All this, of course, counts for little if Ferrari's race pace advantage greatly exceeds their qualifying pace advantage. It has been suggested that, while the Ferrari F2008 struggles to generate sufficient heat in its tyres over a single lap, it is much much kinder to its rubber over a whole stint than the Mclaren and, especially, the BMW. Before the Spanish Grand Prix, I would have been inclined to agree, but I'm no longer so sure. After all, the Ferraris of Massa and Raikkonen were rarely more than 5 seconds or so up the road from Hamilton's Mclaren, and the BMW of Kubica had no difficulty staying on in touch either (that despite the fact that the BMW, in particular, had a reputation early in the season for eating its tyres). Now it could be that the Ferrari pair were taking it easy - not pushing as hard as they could have done - and certainly Kimi Raikkonen's fastest lap at the very end of the race hints that this was in fact the case. On the other hand, if the Ferrari duo were pushing only as hard as they needed to, wouldn't they have built up a slightly larger margin than they did. A five second lead, after all, is not going to be enough to allow a driver to stay in front in the event of even a brief off-track moment (and let's face it, Felipe Massa has had a few of those this year). If Massa and Raikkonen could have done so, surely they would have stretched the gap to a more comfortable 10 or 20 seconds?

The other major point of interest last weekend was, of course, the pace of former World Champion Fernando Alonso's Renault at his home race. After struggling to make the top 10 in Bahrain (despite a bit of attrition up ahead) Alonso shocked everyone by getting the Renault onto the front row, just a tenth of a second slower than Raikkonen's pole-winning Ferrari. OK, so he was fueled light (Joe Saward was particularly scathing of Renault's approach over at but he wasn't fueled as much lighter than his rivals as we might have feared. He pitted three laps before Massa and four before Raikkonen. Enough to explain how he was able to get ahead of the Mclarens and split the Ferraris, but not enough to explain the massive leap he and the team appear to have made since Bahrain, when he was 2 seconds away from the pole. On the admittedly very rough assumption that each extra lap of fuel slows a car by around a tenth of a second, it appears that Renault, at least when Alonso is behind the wheel, are about two or three tenths of a second a lap off the pace of BMW and Mclaren, perhaps even a little less.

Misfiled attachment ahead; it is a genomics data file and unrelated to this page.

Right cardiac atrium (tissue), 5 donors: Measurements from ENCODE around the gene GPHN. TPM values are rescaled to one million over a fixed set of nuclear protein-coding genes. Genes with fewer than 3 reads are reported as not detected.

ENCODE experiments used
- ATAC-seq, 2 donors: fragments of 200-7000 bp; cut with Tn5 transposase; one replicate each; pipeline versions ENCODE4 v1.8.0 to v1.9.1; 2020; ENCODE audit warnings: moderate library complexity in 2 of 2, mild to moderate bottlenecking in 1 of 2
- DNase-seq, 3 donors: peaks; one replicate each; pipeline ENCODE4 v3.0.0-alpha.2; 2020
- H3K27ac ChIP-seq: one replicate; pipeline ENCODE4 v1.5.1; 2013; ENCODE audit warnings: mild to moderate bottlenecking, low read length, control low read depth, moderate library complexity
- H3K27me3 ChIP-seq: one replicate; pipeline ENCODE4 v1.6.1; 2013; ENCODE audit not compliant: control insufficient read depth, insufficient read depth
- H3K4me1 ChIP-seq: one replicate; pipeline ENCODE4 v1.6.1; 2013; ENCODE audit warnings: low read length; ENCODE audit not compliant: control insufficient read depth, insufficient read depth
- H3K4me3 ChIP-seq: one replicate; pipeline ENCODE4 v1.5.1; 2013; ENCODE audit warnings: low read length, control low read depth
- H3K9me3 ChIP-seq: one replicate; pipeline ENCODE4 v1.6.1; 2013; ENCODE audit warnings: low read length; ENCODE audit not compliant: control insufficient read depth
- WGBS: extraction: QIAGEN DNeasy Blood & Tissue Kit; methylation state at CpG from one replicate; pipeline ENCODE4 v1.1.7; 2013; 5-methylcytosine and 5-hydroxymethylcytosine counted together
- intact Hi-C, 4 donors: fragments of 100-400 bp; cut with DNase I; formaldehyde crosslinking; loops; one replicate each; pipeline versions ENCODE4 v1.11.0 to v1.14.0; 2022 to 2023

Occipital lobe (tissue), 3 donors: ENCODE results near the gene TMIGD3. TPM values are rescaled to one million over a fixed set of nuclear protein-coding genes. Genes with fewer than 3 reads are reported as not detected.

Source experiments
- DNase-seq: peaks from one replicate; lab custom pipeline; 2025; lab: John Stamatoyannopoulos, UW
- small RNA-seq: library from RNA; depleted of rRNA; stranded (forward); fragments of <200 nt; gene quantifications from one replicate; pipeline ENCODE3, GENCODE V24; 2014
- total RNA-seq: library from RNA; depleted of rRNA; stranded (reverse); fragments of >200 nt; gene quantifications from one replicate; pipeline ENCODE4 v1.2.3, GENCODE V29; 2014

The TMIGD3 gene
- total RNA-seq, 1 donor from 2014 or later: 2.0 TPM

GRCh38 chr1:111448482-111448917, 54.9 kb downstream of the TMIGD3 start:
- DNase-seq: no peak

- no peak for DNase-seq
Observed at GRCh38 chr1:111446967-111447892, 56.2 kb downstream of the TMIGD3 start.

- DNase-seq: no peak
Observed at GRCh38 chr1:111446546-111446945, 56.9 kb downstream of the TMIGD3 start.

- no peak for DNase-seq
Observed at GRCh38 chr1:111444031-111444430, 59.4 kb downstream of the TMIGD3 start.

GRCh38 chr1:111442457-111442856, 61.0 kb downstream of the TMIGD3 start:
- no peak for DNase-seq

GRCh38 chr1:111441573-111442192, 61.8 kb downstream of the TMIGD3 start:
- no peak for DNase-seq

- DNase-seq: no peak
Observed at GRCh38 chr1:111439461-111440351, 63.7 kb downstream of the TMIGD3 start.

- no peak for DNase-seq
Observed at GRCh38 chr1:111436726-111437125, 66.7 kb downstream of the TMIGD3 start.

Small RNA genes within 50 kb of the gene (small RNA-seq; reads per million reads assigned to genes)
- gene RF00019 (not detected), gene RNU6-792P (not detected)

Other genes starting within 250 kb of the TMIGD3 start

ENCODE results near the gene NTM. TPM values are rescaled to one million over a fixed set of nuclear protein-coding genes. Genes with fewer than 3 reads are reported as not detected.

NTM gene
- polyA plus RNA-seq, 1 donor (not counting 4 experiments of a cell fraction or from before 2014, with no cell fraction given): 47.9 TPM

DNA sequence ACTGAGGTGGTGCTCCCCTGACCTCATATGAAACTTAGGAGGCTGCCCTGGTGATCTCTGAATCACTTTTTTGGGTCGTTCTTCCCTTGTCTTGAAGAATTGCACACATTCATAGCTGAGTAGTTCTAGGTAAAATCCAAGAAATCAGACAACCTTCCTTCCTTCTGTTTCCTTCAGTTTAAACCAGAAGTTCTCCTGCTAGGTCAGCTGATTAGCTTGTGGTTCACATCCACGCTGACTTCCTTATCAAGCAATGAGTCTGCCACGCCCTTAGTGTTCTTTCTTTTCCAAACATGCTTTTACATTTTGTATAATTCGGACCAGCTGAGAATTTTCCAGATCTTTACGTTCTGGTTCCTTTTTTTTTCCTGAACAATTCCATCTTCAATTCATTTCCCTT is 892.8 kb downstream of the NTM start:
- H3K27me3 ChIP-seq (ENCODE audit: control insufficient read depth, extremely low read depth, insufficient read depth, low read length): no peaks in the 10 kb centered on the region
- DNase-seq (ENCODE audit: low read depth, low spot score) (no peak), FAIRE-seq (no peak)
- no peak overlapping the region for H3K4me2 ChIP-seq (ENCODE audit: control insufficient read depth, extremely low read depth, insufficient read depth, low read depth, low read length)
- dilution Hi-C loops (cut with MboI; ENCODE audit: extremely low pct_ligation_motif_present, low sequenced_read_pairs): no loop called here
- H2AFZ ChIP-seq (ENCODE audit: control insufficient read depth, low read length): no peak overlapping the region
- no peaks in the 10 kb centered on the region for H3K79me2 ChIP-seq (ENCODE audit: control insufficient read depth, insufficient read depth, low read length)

It's hard to know if the Enstone team, whose budget is not in the same league as the three teams up at the very front, can keep up this rate of progress. On the other hand, in Fernando Alonso, they have, to my mind, probably the best all-rounder in F1 today, and there is little doubt that Renault is one of the most closely knit teams on the grid - a group of real racers who are able to go about their business with relatively little interference from the parent company. It will be a tall order for them to find race winning pace, but I wouldn't quite rule out the possibility.

We may not be on course for the epic season-long battle we saw last year between Ferrari and Mclaren. I can't help thinking that, over the balance of the season, Ferrari will prove to be a little too far ahead for that. On the other hand, when it comes to individual races, things could be a good deal more interesting this year. BMW's pace suggests that they really are close enough to the pace to pick up a victory if the cards fall right for either Heidfeld of Kubica this year. Mclaren certainly have race-winning pace, if the circuit suits them, and with Alonso at the wheel, Renault might at least be quick enough to crash the party whenever any of the big three teams stumble. I'm not sure we're in for a classic F1 title battle of the kind we saw last year, but, however dull the Spanish Grand Prix might have been as a race, it hints that we could still be in for an interesting season.

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1:23 PM